There's really never been a better time to be an entrepreneur. Markets are bigger than ever, ways to reach consumers keep growing, niches are constantly expanding, and unique branding is cheap and accessible. At the same time, there's maybe never been a more difficult time to be an entrepreneur.
The competition among startups is fierce, customers are less loyal while always expecting more, and success relies on an ever-expanding range of skills, knowledge, and innovation. So, with that in mind, let's talk about one of the hardest questions that nearly every entrepreneur faces at one point or another: Who do you hire?
If you put your vision in the wrong hands, everything you've worked for could slip down the drain overnight, so how do you decide who to trust?
A young Steve Jobs had a compelling answer
Iconic co-founder of Apple Steve Jobs clearly exercised some good judgment in the hiring department on his way to creating an empire based on a computer hand-built in his parents' garage. Even in the 1980s, before Apple became the international and cultural icon that it is today, a young Steve Jobs was dispensing entrepreneurial wisdom beyond his years. Jobs confidently imparted the wisdom in an archived interview: "The greatest people are self-managing. They don't need to be managed at all. What they need is a common vision, and that's what leadership is." Jobs continued:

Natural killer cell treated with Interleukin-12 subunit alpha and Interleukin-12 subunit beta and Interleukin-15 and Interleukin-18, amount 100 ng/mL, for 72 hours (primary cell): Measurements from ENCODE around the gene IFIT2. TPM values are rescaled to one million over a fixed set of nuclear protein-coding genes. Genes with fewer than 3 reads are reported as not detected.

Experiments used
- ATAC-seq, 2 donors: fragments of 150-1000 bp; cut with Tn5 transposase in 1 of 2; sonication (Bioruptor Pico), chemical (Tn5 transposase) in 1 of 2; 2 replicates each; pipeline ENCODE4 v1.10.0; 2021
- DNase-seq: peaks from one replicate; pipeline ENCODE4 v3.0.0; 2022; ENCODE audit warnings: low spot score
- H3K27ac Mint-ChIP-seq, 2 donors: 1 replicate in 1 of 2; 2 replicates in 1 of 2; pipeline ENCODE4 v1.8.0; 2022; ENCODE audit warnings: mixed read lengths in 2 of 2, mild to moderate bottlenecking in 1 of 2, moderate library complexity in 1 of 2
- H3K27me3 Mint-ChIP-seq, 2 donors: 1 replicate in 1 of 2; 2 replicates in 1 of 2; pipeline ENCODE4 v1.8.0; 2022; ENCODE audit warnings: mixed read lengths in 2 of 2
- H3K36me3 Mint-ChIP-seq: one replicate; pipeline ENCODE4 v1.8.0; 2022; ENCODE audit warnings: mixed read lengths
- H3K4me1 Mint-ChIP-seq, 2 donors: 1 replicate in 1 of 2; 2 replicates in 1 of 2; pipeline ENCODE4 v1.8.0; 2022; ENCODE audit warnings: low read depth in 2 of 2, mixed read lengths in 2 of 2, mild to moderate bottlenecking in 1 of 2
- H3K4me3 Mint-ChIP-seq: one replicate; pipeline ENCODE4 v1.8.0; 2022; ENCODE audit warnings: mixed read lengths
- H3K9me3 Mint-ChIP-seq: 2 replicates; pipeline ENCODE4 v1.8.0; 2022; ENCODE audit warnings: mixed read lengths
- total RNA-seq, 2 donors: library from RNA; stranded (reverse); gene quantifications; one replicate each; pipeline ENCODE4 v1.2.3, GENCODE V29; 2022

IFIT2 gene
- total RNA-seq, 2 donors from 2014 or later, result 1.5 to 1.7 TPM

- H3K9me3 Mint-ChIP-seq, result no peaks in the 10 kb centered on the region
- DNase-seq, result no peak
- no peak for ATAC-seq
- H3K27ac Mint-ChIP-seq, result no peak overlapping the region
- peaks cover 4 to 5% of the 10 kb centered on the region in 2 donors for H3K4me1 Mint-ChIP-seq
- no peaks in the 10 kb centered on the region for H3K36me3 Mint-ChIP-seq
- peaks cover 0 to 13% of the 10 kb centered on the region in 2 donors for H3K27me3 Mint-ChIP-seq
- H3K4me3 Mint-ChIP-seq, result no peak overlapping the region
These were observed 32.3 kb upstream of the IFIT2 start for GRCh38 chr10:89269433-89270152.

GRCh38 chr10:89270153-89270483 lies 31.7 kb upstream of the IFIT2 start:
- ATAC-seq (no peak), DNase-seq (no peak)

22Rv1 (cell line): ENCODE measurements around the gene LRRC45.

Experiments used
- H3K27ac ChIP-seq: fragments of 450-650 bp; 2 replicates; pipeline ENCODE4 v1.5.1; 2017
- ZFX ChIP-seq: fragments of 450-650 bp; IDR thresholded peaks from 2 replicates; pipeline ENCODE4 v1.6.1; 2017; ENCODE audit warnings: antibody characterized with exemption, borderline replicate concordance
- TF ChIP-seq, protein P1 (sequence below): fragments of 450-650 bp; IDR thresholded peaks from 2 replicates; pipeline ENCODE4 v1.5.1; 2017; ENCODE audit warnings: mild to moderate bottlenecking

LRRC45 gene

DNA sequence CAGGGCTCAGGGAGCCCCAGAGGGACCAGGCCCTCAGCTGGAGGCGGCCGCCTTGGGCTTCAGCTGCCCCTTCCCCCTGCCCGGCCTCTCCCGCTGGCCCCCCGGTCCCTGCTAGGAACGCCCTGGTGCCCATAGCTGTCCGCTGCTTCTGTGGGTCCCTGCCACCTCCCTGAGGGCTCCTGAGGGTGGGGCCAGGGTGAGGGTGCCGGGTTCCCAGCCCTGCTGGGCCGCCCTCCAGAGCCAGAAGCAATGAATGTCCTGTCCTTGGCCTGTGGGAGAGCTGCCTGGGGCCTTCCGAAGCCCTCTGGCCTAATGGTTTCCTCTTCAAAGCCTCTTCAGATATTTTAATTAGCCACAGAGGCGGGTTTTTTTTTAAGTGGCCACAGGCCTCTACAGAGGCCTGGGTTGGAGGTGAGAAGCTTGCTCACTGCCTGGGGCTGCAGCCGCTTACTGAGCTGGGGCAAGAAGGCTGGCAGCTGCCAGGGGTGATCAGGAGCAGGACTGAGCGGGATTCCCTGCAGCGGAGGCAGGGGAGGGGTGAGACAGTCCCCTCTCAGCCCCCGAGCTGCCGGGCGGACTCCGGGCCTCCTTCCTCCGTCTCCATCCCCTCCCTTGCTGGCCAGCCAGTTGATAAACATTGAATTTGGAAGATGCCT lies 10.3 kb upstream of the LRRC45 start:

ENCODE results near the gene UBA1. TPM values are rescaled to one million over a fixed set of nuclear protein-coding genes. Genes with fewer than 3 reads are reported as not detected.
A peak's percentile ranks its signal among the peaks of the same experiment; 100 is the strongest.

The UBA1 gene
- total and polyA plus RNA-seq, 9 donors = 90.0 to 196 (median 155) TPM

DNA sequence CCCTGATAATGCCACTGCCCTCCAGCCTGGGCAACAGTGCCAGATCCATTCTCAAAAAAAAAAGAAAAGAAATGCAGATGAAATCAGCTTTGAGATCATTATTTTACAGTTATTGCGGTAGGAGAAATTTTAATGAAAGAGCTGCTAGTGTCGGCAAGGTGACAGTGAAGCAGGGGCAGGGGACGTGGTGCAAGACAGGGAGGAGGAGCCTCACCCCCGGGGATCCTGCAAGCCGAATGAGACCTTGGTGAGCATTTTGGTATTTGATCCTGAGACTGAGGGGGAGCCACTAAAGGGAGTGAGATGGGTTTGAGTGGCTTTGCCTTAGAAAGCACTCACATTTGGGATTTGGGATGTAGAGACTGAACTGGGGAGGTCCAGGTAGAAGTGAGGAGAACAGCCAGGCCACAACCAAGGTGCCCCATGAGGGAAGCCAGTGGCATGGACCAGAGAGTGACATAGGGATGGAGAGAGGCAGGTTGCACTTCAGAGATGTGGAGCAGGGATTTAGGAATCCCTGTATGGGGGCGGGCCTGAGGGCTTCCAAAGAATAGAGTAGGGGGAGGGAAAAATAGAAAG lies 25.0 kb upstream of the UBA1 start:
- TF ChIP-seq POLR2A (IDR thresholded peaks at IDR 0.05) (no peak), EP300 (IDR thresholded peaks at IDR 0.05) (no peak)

"What leadership is, is having a vision, being able to articulate that so that people around you can understand it, and getting a consensus on a common vision."
How do you accomplish that?
That's the real question, right? How do you get those people, who, "once they know what to do, they go and figure out how to do it," to come work for you?
Here's the answer: You go out and find those people who want to work toward your vision because it's something they really believe in, too.
In the same interview, Apple developer Andy Hertzfeld described part of Apple's hiring process in the early days, which involved sitting interviewees down in front of the Macintosh computer.
Hertzfeld said, "If they were kind of bored with it, or said, 'This is a nice computer,' we didn't want them. We wanted their eyes to light up, wanted them to get really excited, and then we knew they were one of us."
Maybe it should go without saying that if you want to sell motorcycles, don't hire someone who's never ridden one, or if your vision is for a revolutionary hair care product, a bald employee might not be your best bet.
All jokes aside, Jobs was clearly on to something, cracking the code to leadership, which reinforces that there is nothing more crucial to the success of your company than being absolutely certain that who you bring on board understands and is aligned with your vision.